- Immigrant workers frequently arrived in America as redemptioners. These laborers were similar to indentured servants in that they agreed to work for a specific period in return for transatlantic passage. The difference was that redemptioners arranged a contract once they arrived in the colonies rather than agreeing to terms before beginning the trip. They could not leave the ships, however, until they found a colonist who was willing to pay for their voyage in return for labor. Whereas most indentured servants were unmarried men and women from England, redemptioners were usually families from Germany. In some cases an entire family would commit to a labor contract, or parents would obligate a child or children in return for payment of the family's passage to America.
- Most Africans were slaves, but many were also indentured servants. Black indentured servitude was prevalent in all colonies, especially in the North, and servants were even able to gain their freedom. In 1760 there were two thousand freed slaves (two to three percent of the African American population) in Virginia, and in the North about ten percent of the total African American population were freedmen (in Connecticut the figure was over twenty percent).
- Some women servants, blessed with exceptional health, married three or four times. The scarcity of women meant that many female servants did not have to complete their indenture, if an acceptable suitor was prepared to buy out their remaining period of service.
For more information
"Gottlieb Mittelberger, On the Misfortune of Indentured Servants" in Documents Relevant to the United States Before 1700.http://www.geocities.com/Athens/Forum/9061//USA/colonial/bef1700.html Available September 30, 1999.
Innes, Stephen, ed. Work and Labor in Early America. Chapel Hill, N.C.: University of North Carolina Press, 1988.
Kupperman, Karen Ordahl, ed. Major Problems in American Colonial History. Lexington, Mass.: D. C. Heath, 1993, pp. 98–100.
Middleton, Richard. Colonial America: A History, 1585–1776. Second edition. Malden, Mass.: Blackwell Publishers, 1996, pp. 112–13, 147–48, 224–25, 332–34.
Smith, Carter, ed. Daily Life: A Sourcebook on Colonial America. Brookfield, Conn.: Millbrook Press, 1991.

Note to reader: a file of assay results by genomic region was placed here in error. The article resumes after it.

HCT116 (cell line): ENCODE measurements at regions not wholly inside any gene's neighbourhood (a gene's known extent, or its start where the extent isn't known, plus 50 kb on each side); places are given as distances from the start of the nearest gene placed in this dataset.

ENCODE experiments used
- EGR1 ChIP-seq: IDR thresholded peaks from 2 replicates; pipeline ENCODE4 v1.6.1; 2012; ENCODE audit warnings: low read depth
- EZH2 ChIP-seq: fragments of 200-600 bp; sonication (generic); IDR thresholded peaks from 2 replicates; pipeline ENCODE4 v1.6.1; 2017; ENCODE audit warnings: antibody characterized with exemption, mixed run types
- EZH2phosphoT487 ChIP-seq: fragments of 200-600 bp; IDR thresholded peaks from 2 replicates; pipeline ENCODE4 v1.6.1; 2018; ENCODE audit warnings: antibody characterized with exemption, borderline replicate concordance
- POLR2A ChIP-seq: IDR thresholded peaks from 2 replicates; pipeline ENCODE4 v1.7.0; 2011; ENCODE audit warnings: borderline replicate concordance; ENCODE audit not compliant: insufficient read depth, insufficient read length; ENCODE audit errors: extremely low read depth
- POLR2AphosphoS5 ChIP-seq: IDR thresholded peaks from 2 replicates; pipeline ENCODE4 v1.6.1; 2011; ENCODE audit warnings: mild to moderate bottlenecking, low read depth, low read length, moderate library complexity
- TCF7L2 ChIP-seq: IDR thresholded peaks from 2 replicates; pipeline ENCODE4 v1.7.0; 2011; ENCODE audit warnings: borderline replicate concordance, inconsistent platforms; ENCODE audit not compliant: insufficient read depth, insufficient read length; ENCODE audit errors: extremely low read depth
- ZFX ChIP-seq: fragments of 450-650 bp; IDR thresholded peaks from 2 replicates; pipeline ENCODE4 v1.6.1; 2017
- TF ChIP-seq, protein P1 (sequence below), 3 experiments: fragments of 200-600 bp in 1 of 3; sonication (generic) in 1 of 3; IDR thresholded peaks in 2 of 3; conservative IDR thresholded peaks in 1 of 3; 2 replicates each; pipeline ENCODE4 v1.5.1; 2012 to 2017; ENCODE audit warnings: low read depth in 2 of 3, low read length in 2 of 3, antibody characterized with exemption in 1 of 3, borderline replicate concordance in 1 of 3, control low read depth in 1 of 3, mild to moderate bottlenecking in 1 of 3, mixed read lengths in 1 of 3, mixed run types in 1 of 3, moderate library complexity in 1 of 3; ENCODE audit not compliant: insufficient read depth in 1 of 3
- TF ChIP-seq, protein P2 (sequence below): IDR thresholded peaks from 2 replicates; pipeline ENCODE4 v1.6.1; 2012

Robert Beverley (ca. 1673-1722) is noted for "The History and Present State of Virginia," the first extensive analysis of Virginia's political and social development.
Robert Beverley, second son of Maj. Robert and Mary Beverley, was born in Middlesex County, Va. His father had emigrated from Yorkshire, England, about 1663 and had become a leading tobacco planter, attorney, and militia officer. Young Robert, schooled in England, inherited his father's plantation and 6,000 acres from two half brothers. He began public life as a scrivener for the secretary of state while studying law and Virginia politics. In 1697 he married Ursula Byrd, the 16-year-old daughter of William Byrd. She died in child-birth the next year, leaving an only son, William. Beverley never remarried.
Beverley held important posts as clerk for king and Queen County and clerk of the House of Burgesses. In 1699, 1700-1702, and 1705-1706 he represented Jamestown in the House. His unrelenting quest for land led to a lawsuit, necessitating a voyage to England in 1703, where he unsuccessfully appealed his case. Writing caustic letters home, he attacked Virginia's ruling clique as his father had done before him. He accused Governor Francis Nicholson and the surveyor of customs of scheming against the colony's liberties. Beverley's quarrelsomeness, despite his concern for Virginia's welfare, cost him his clerkship of King and Queen County. With his political position undermined, he was rarely active again in public life and after 1715 retired to his plantation, Beverley Park. Though he continued to acquire land, he remained unpretentious, leading a quiet life devoted to reading and studying nature.
While in London, Beverley had read John Oldmixon's history of British North America in manuscript. Appalled by its errors, he wrote The History and Present State of Virginia (1705), which appeared in print 3 years ahead of Oldmixon's account. In the original edition (which was also translated into French) Beverley combined shrewd insights into the Virginia of his day, sharp comments about the colony's leaders, and vivid descriptions of the natural world, all written with an engaging enthusiasm for his native land. Though a section on Virginia's early history is cursory and at times inaccurate, the book as a whole remains important. Beverley drew on John Smith's General History of Virginia but sketched the colony's development to 1704, incorporating valuable observations of his own. The author's descriptive powers are best revealed in the section on the culture of Native Americans in Virginia. This sympathetic account presents the Native Americans "in their simple State of Nature, and in their enjoyment of Plenty, without the Curse of Labour," an existence which Beverley himself appeared to envy.
In his last years Beverley revised but did not improve his volume, eliminating controversial comments but sacrificing the original verve. The new edition was published in 1722, the same year his compilation of the local laws, entitled An Abridgement of the Public Laws of Virginia …, appeared. Beverley probably did not see either edition in print, as he died on April 21, 1722.
While there is no full-length biography of Beverley, an excellent introductory sketch appears in Louis B. Wright's edition of Beverley's The History and Present State of Virginia (repr. 1947). Louis B. Wright, The First Gentlemen of Virginia: Intellectual Qualities of the Early Colonial Ruling Class (1940), gives a sympathetic and lively account of Beverley and his contemporaries. Genealogical data are in John McGill, The Beverley Family of Virginia: Descendants of Major Robert Beverley (1641-1687) and Allied Families (1956). Valuable for an understanding of the historical background are Philip Alexander Bruce, Social Life of Virginia in the Seventeenth Century (1907; 2d ed. 1927), and Thomas J. Wertenbaker, Patrician and Plebeian in Virginia (1910) and The Planters of Colonial Virginia (1922). □